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UNC Researchers: Harris Disaster Could Impact 2 Million – News Release by Orange County Citizens for Nuclear Safety


News Release
February 5, 2003


Over two million North Carolinians – one-quarter of the state’s population – live within 50 miles of the Shearon Harris nuclear power plant, according to a report by researchers at the School of Public Health, UNC-Chapel Hill.  People living in that region would be most exposed to radiation released from the reactor or radioactive-waste cooling pools in the event of an accident.

Using 2000 U.S. Census data, Steve Wing, Associate Professor of Epidemiology and Jennifer Norton, a graduate research assistant, estimated that over 485,000 women of child-bearing age, 145,000 children under the age of five, and 200,000 senior citizens live within 50 miles of the Shearon Harris plant.  These groups may be more susceptible to radiation and hazards of evacuation, say the researchers.  Special difficulties would be faced trying to evacuate the approximately 11,000 nursing-home residents and 12,000 prisoners who live in this region, they add.

The US Nuclear Regulatory Commission (NRC) considers a 50-mile radius the potential exposure zone following a serious accident at a reactor or at the cooling pools that hold highly radioactive “spent” fuel rods removed from a reactor core. The 50-mile region around the Harris plant encompasses all of Wake, Durham, Chatham, Orange, Harnett, Johnson, and Lee Counties and large portions of the populations of Alamance, Cumberland, Franklin, Granville, Hoke, and Moore Counties. Residents of 11 other counties are also included.

The researchers conducted their analysis after local emergency management officials voiced serious concerns about protecting the public in the event of a fire in the Shearon Harris waste-storage cooling pools. Harris is the only nuclear plant in the US that imports waste from other reactors and has the largest spent-fuel storage capacity in the country.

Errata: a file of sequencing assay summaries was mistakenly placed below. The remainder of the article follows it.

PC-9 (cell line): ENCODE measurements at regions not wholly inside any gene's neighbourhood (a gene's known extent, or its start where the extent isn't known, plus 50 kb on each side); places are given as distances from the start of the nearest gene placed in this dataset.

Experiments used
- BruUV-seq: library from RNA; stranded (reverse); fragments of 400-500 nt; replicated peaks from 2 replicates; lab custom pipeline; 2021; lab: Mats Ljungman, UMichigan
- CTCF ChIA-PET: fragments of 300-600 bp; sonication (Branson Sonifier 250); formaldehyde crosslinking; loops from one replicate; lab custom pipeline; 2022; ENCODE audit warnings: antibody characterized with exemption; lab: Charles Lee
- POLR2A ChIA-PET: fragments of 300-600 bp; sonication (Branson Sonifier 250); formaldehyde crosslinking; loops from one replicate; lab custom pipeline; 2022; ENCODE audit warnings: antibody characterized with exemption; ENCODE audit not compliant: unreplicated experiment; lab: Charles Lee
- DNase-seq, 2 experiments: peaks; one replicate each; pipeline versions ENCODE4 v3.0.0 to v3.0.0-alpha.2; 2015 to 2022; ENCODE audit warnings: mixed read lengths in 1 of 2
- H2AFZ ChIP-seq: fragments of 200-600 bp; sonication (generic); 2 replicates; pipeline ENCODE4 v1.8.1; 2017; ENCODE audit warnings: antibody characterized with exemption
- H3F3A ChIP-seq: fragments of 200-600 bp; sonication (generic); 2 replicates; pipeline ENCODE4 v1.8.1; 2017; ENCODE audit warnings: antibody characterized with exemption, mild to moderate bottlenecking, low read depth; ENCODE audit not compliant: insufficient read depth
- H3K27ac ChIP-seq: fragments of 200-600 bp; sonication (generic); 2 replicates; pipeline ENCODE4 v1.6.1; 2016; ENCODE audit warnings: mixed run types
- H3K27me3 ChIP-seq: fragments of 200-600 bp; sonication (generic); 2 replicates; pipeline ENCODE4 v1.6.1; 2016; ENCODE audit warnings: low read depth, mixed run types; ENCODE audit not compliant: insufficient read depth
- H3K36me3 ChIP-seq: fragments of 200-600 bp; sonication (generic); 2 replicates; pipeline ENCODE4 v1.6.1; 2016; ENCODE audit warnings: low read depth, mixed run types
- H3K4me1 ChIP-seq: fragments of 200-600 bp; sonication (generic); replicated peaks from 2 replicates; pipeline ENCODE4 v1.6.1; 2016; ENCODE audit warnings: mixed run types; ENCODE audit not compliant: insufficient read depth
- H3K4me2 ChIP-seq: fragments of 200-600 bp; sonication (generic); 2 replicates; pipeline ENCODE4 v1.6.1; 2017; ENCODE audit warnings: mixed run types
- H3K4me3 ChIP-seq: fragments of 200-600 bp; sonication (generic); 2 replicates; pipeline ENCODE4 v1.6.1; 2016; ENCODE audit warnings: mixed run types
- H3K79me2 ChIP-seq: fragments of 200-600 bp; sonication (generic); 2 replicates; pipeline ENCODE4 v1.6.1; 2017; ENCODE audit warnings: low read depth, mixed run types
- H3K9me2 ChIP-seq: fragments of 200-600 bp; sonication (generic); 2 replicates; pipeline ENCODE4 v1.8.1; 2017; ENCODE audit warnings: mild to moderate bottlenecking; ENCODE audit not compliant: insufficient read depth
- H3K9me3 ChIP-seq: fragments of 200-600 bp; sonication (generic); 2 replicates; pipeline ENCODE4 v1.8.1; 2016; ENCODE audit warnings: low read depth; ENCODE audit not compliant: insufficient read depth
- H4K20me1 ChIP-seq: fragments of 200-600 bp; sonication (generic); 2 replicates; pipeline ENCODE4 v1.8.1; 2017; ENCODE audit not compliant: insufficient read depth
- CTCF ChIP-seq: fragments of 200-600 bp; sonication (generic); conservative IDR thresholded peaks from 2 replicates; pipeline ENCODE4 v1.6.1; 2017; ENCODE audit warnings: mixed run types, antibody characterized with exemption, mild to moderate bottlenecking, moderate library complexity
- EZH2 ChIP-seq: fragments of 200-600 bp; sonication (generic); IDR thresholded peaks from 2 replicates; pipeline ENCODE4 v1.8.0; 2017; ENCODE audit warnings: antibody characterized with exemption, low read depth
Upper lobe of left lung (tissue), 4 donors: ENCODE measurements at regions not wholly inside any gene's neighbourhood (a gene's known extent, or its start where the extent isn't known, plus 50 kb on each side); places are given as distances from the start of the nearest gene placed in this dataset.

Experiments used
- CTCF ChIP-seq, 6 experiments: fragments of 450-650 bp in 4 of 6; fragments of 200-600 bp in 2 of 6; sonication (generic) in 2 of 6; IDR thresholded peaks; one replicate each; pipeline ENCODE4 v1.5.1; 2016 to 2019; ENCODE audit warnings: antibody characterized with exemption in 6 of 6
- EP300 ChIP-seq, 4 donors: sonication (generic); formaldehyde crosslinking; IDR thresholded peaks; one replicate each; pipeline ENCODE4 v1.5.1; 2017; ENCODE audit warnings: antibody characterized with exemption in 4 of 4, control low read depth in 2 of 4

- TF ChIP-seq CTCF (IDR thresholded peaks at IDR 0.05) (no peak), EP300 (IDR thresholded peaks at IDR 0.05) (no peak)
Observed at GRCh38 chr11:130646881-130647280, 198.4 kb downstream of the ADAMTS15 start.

A report written in October 2000 by Sandia National Laboratories and the NRC, described in the November 20, 2002, issue of The Journal News, found that the effects of a waste-pool fire could be quite different from those of a reactor meltdown. Radiation from a waste-pool accident could spread as far as 500 miles and would contain cesium 137, a strong source of radiation that can cause cancer, birth defects and genetic damage.  Potassium iodide, which NC Governor Michael Easley recently made available to help protect citizens from the effects of radioactive iodine, does not protect against damage from cesium 137.

The Sandia study also found that a fire could occur 30 years after the rods are first placed in the pool. The NRC and plant operators had previously argued there was little risk of fire after 5 years. Furthermore, radiation could be released within a few hours after the water had drained from the pool, making timely wide-scale evacuation difficult.

“These results tell us that we don’t want to have to rely on evacuation to protect us if there is an accident or attack at Shearon Harris. We should be doing everything humanly possible to avoid a nuclear event and to minimize the impact if one occurs,” said Daniel Morris, head of the Orange County Citizens for Nuclear Safety (OCCNS). OCCNS is a citizens’ group formed to support adoption of the Risk Reduction Plan for Shearon Harris. That plan, endorsed by over 25 elected officials and a number of nuclear scientists, calls for hardened, dispersed on-site storage of high-level radioactive waste, a ban on shipping this waste to Shearon Harris from other plants, and a reevaluation of evacuation plans.  OCCNS is one of several groups calling on NC Attorney General Roy Cooper to mandate the Risk Reduction Plan and is organizing a community forum on the topic.

A copy of the report is available at http://www.NC

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